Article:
California Legislation Would Eliminate Consumer Protection of Internet Services
By Cheryl Leanza
Progressive States Network
Sometimes states operate against stereotype, and this legislative session is no exception. In contrast to a forward-thinking bill put forward in West Virginia earlier this year, which would have forward explicitly granted authority over high speed broadband Internet services, it seems the typically consumer-friendly and technologically savvy California legislature is considering moving in the opposite direction, taking up a policy proposed by the ultra-right wing American Legislative Exchange Council (ALEC) and that ALEC endorsed when it was under consideration in New York State.
California Senator Alex Padilla, Chair of the Senate Energy, Utilities and Communications Committee, is sponsoring SB 1161, which is also cosponsored by Assemblymember Steven C. Bradford, chair of the Utilities and Commerce Committee. The aim of the legislation is simple: to prohibit any state agency from regulating any Internet Protocol service. In other words, just as most Americans are moving to new technologies, the state might pull out the rug on any rules to protect consumers who use it.
This is a sweeping preemptive strike against consumers and small businesses because it renders the state powerless with respect to a technology that virtually everyone relies on today, and it is occurring at the same time many states are removing protections for traditional telephone service as well. As Progressive States Network laid out in its Blueprint for Economic Security 2012, high speed broadband Internet is an important key to create jobs and stimulate economic recovery because essential communications service for everyone from elementary students to small businesses.
The New York proposal was successfully defeated by a determined coalition of labor, consumer and other advocates. While Governor Andrew Cuomo originally proposed such a prohibition on his state utility commission as part of his budget, public interest advocates as diverse as the Communications Workers of America and AARP celebrated Cuomo's decision not to prohibit state agencies from assisting consumers with broadband regulation.
California's venerable consumer advocate, The Utility Reform Network (TURN), has written to Sen. Padilla opposing his bill, identifying a long list of protections that will be eliminated if it were to become law. TURN's Executive Director, Mark Toney, calls SB1161 "a wolf in sheep's clothing" and explains it will have implications far beyond services like Skype because all modern telephone, and even cable services, use Internet Protocol. This bill is something of a change in course for the Senator, since Sen. Padilla has been the source of some good bills in the past. Padilla authored the law that established the California Broadband Council, and recently introduced a bill to prohibit localities from shutting down telecommunications services as San Francisco’s BART system did last year, an action that was widely criticized by the telecommunications and civil rights communities.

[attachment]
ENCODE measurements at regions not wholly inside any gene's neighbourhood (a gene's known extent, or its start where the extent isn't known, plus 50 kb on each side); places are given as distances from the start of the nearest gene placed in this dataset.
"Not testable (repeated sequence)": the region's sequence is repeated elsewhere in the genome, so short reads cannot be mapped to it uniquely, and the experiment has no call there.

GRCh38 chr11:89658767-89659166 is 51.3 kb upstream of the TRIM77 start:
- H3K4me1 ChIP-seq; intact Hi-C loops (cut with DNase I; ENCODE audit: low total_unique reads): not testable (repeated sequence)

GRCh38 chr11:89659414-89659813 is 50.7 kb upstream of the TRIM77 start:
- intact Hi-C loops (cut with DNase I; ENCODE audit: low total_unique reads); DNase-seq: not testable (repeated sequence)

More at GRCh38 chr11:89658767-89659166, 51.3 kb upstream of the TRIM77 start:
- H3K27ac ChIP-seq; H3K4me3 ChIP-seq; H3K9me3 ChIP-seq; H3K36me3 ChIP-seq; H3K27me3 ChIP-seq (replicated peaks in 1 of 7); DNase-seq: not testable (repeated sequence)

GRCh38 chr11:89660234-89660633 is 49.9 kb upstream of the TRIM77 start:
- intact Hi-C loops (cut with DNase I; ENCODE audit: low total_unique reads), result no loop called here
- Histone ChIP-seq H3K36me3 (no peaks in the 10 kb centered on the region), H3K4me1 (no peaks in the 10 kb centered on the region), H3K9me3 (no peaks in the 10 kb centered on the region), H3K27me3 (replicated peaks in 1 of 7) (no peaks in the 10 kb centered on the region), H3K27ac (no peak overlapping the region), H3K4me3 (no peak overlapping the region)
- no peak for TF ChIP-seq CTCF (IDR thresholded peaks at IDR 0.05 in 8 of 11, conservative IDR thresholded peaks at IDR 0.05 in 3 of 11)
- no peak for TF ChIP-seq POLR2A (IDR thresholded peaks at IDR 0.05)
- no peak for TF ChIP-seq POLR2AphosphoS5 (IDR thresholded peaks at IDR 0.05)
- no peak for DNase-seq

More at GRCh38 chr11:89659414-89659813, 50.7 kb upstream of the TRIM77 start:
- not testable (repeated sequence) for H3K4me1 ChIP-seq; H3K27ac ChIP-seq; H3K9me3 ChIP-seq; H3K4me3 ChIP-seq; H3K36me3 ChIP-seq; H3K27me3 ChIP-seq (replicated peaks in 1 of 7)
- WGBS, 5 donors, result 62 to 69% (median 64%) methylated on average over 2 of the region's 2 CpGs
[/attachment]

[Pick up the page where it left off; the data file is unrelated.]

SB 1161 comes on the heels of a recommendation by California's Greenlining Institute that states should be going in the opposite direction, recommending that states adopt legislation to ensure more transparency with high speed Internet, requiring Internet companies to "disclose what types of Internet traffic they discriminate against and to what extent that traffic is blocked or delayed, and why."
Despite an increasing list of opponents in the public interest community, SB 1161 has moved steadily forward over the past few months. It was voted out of the California Senate Energy, Utilities and Communications Committee unanimously and passed the full Senate by a vote of 30-6 this spring. The bill has since passed one committee in the state Assembly by a vote of 13-1, with the sole opposition coming from Assemblymember Jared Huffman, also a candidate for U.S. Congress in California’s 2nd District. The bill is currently before the Assembly appropriations committee, which has no scheduled hearings until August.
Sadly, California is not alone. A number of other states have also considered or passed similar legislation over the past two years. But fortunately, as advocates and others in many states have worked to identify the dangers in these bills, the likelihood of their passage has slowed down. Kentucky, New York, and New Jersey have fought off similar measures, bills in Connecticut and Colorado have stalled out, and some states, like Maine, took a more reasonable approach last year, soliciting a detailed analysis from its utility commission.
As public outcry against the ALEC-backed effort in California continues, the voices of those opposed to this misguided rollback of consumer protections will hopefully have more time to be heard as well.
Cheryl A. Leanza has 17 years of media policy advocacy experience, including several years at the Federal Communications Commission and over six years at the non-profit law firm Media Access Project.